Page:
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England in the middle of World War II, a war that seems fated to go on forever, a war that has become a way of life. Heroic resistance is old hat. Everything is in short supply, and tempers are even shorter. Overwhelmed by the rigors of the Blitz, middle-aged Miss Roach has retreated to the relative safety and stupefying boredom of the suburban town of Thames Lockdon from which she commutes to a publishing job in London. She lives in a boardinghouse run by Miss Payne. There the savvy, sensible, decent, but all-too-meek Miss Roach endures the gaseous speechifying and weird dinner-table interrogations of Mr. Thwaites and relieves her solitude by drinking and necking with a wayward American lieutenant. Life is almost bearable until Vicki Kugelman, a seeming friend, moves into the adjacent room. That’s when Miss Roach’s troubles really begin.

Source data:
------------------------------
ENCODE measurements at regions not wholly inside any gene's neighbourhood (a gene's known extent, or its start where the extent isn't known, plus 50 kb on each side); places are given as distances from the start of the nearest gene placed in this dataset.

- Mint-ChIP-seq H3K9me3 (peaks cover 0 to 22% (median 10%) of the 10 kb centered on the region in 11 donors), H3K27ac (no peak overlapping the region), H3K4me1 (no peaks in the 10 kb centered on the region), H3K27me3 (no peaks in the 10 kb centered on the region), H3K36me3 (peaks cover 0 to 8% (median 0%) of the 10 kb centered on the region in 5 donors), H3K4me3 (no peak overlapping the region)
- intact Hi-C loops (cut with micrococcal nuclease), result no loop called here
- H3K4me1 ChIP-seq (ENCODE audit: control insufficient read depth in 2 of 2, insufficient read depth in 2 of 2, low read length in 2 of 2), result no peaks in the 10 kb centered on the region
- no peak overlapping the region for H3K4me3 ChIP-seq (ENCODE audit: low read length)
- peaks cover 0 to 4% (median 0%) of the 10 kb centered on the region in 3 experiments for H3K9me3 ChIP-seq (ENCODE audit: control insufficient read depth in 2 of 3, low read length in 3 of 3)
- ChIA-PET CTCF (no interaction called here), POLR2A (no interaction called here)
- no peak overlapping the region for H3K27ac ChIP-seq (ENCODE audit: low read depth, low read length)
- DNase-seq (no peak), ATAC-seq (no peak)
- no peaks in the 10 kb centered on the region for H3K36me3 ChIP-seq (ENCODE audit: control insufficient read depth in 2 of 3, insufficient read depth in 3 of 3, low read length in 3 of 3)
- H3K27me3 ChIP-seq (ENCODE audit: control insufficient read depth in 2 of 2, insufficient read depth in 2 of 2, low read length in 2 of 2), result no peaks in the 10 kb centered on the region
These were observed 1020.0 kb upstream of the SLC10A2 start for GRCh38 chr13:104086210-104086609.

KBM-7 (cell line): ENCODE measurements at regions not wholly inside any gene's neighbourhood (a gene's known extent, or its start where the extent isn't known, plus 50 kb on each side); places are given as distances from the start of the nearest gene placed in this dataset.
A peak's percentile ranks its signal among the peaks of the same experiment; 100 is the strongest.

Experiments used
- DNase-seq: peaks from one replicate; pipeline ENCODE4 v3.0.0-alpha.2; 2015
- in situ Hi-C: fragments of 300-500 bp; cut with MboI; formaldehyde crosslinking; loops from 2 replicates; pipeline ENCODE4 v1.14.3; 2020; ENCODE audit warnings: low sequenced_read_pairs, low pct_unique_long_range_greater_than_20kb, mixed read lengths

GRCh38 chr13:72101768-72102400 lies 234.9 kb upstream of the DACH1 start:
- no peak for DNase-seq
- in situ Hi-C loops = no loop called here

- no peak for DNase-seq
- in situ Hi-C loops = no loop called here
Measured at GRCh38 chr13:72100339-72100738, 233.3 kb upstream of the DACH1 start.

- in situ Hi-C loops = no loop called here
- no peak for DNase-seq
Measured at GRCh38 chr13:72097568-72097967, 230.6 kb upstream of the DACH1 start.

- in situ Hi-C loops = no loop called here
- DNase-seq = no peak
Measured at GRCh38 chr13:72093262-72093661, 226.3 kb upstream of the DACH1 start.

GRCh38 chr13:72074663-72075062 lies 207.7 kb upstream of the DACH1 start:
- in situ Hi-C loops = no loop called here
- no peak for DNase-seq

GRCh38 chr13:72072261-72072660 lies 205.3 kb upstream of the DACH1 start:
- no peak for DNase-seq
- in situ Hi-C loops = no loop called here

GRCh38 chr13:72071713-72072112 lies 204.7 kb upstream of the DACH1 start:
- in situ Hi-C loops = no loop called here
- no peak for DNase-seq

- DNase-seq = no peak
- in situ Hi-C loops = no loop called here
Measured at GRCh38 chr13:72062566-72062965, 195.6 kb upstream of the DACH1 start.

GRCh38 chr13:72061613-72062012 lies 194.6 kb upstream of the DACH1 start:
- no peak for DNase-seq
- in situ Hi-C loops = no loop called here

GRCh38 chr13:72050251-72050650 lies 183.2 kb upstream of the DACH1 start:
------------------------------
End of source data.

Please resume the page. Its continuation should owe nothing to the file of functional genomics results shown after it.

Recounting an epic battle of wills in the claustrophobic confines of the boardinghouse, Patrick Hamilton’s The Slaves of Solitude, with its delightfully improbable heroine, is one of the finest and funniest books ever written about the trials of a lonely heart.
“Gritty, real, tough, and sardonic.... If you were looking to fly from Dickens to Martin Amis with just one overnight stop, then Hamilton is your man.” —Nick Hornby